Prozac May Stunt Growth

Ian at Goddard.net Ian at Goddard.net
Mon Feb 28 20:15:29 EST 2000


   (c) 2/28/2000 Ian Williams Goddard

   In light of the widespread use of psychotropic drugs 
   to control growing children, [1] the following is 
   extremely important: According to a study recently 
   published in the journal Pediatrics (1999), infants 
   whose mothers took Prozac while breastfeeding grew 
   significantly less than infants whose mothers had 
   discontinued Prozac after delivery. [2] The study 
   concluded: "The data set forth in this study indicate 
   that infants who are breastfed by mothers who take 
   fluoxetine [Prozac] track a growth curve significantly 
   below that of infants breastfed without the medication."

   Previously, a study published in the New England Journal 
   of Medicine (1996) found that the birth weight of babies 
   exposed to Prozac during pregnancy was less than those 
   not exposed to Prozac during pregnancy. [3] Additionally,
   a recent animal study (1999) found that Prozac reduced the 
   birth weight of rats and concluded that Prozac "may have a 
   deleterious effect on prenatal development when administered 
   during pregnancy." [4] With the latest study in Pediatrics, 
   the evidence before us indicates that exposure to Prozac 
   both before AND after birth may retard human development. 

   There may be a biological basis for Prozac-induced growth 
   retardation: Prozac is a selective serotonin reuptake 
   inhibitor (SSRI), a class of antidepressants that have 
   been shown to reduce function in the growth-regulating 
   regions of the brain known as the hypothalamus and pituitary 
   gland. [5] It has also been shown that in some cases SSRIs 
   can reduce the release of growth hormones. [6-9] This 
   evidence could support a hypothesis that the lower weight 
   of Prozac-exposed infants may be a result of drug-induced 
   impairment of growth-regulating centers in the brain.

   While it may be too early to draw definitive conclusions 
   regarding the effect of SSRIs on human growth, the available 
   evidence clearly points to the likelihood of a detrimental 
   impact. The available evidence also raises this most-
   important question: If Prozac and other SSRIs reduce the 
   growth of infants, then what effect might they have on the 
   development of growing children and young adults, who are 
   increasingly targeted for antidepressant treatment? [1]
   Furthermore, since the evidence suggests Prozac may stunt
   growth, is it ethical to expose growing children to SSRIs?


   [1] Zito, J. M., Safer, D. J., dosReis, S., et al. (2000) 
   Trends in the Prescribing of Psychotropic Medications to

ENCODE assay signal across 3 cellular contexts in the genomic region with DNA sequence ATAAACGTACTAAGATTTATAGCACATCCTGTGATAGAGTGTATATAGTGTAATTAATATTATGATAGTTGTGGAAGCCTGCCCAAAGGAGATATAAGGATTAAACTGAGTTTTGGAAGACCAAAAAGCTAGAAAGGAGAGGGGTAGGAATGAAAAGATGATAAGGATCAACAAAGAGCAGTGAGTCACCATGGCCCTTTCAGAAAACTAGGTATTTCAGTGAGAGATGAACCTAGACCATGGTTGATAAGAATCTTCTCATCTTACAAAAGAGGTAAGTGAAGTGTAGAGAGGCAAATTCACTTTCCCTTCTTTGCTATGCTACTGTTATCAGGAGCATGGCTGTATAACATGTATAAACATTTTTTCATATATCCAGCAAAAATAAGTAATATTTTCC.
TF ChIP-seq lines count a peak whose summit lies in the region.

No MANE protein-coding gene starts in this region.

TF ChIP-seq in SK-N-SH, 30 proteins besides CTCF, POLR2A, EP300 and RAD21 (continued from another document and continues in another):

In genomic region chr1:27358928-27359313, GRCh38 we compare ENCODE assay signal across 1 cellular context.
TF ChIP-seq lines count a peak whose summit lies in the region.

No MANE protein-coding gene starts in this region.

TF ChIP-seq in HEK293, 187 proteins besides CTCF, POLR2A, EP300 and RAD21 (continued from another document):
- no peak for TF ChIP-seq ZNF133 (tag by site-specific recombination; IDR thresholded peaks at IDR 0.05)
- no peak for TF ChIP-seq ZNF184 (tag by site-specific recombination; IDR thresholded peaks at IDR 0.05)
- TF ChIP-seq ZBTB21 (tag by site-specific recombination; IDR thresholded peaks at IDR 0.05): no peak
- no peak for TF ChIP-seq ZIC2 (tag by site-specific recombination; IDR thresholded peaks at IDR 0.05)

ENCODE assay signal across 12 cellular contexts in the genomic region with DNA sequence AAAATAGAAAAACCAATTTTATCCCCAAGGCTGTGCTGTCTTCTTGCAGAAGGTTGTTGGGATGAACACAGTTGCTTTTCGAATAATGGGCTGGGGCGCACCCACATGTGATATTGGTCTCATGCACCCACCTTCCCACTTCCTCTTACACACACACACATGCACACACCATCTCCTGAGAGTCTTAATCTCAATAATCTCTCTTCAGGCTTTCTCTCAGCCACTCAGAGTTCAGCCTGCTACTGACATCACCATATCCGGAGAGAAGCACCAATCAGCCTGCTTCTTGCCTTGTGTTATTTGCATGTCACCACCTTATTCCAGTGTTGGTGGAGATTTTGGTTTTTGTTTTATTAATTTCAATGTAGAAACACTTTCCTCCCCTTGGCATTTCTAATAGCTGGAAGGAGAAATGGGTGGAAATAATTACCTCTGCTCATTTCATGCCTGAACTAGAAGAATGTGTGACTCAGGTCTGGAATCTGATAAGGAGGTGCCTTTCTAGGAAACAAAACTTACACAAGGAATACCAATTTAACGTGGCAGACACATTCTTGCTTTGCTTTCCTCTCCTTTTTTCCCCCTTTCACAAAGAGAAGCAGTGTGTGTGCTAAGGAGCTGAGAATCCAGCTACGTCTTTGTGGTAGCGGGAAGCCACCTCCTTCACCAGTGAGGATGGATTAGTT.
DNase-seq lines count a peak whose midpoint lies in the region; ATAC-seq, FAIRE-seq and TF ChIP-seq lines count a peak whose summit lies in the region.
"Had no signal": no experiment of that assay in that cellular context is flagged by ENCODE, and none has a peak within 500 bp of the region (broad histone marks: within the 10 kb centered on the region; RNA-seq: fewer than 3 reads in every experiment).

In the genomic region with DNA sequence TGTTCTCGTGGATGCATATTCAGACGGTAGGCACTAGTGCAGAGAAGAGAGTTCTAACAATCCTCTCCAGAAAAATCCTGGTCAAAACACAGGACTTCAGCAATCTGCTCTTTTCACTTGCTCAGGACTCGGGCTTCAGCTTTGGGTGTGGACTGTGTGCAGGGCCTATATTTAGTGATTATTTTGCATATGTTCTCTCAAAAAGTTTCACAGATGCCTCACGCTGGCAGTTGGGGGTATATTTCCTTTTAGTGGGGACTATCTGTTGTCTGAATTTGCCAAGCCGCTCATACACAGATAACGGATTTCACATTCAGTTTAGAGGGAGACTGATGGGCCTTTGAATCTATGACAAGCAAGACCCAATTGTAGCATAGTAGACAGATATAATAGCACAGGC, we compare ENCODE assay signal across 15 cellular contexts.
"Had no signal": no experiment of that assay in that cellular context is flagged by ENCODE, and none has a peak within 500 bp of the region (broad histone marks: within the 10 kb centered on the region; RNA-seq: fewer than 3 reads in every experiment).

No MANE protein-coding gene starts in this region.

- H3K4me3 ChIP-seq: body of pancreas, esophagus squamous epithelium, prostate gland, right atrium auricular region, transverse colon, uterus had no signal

Preschoolers. Journal of the American Medical Association, 
   283(8). http://jama.ama-assn.org/issues/v283n8/full/joc91250.html 

   [2] Chambers, C. D., Anderson, P. O., Thomas, R. G., et al. 
   (1999). Weight Gain in Infants Breastfed by Mothers Who Take 
   Fluoxetine. Pediatrics, 104(5):e61.

   [3] Chambers, C. D., Johnson, K. A., Dick, L. M., et al. 
   (1996). Birth outcomes in pregnant women taking fluoxetine. 
   New England Journal of Medicine, 335(14):1010-5. 

   [4] da-Silva, V. A., Altenburg, S. P., Malheiros, L. R., et al. 
   (1999). Postnatal development of rats exposed to fluoxetine or 
   venlafaxine during the third week of pregnancy. Brazilian 
   Journal of Medical and Biological Research, 32(1):93-8.

   [5] Jensen, J. B., Jessop, D. S., Harbuz, M. S. (1999). Acute 
   and long-term treatments with the selective serotonin reuptake 
   inhibitor citalopram modulate the HPA axis activity at different 
   levels in male rats. Journal of Neuroendocrinology, 11(6):465-71.

   [6] Lerer, B., Gelfin, Y., Gorfine, M., et al. (1999). 5-HT1A 
   receptor function in normal subjects on clinical doses of
   blunted temperature and hormone responses to ipsapirone challenge.
   Neuropsychopharmacology, Jun;20(6):628-39. 

   [7] Anderson, I. M., Deakin, J. F., Miller, H. E., (1996). The 
   effect of chronic fluvoxamine on hormonal and psychological 
   responses to buspirone in normal volunteers. Psychopharmacology, 
   (Berl), 128(1):74-82.

   [8] O'Flynn, K., O'Keane, V., Lucey, J. V., Dinan, T. G., (1991). 
   Effect of fluoxetine on noradrenergic mediated growth hormone 
   release: a double blind, placebo-controlled study. Biological 
   Psychiatry, 15;30(4):377-82. 

   [9] Serri, O., Rasio, E. (1987). The effect of d-fenfluramine 
   on anterior pituitary hormone release in the rat: in vivo and 
   in vitro studies. Canadian Journal of Physiology and 
   Pharmacology, 65(12):2449-53.

   Find these studies here: http://www.ncbi.nlm.nih.gov/PubMed 

       Additional Drug Reports From Goddard's Journal:


       Letter From Peter Breggin, MD, to JAMA:

       The Mass Drugging of Children: 

       Exposing Kids to Brain Damage Risk: 

       Does Making Kids Take Drugs Violate Anti-Nazi 
       Law? http://www.erols.com/igoddard/nazi-rit.htm 

GODDARD'S JOURNAL: http://www.erols.com/igoddard/journal.htm 

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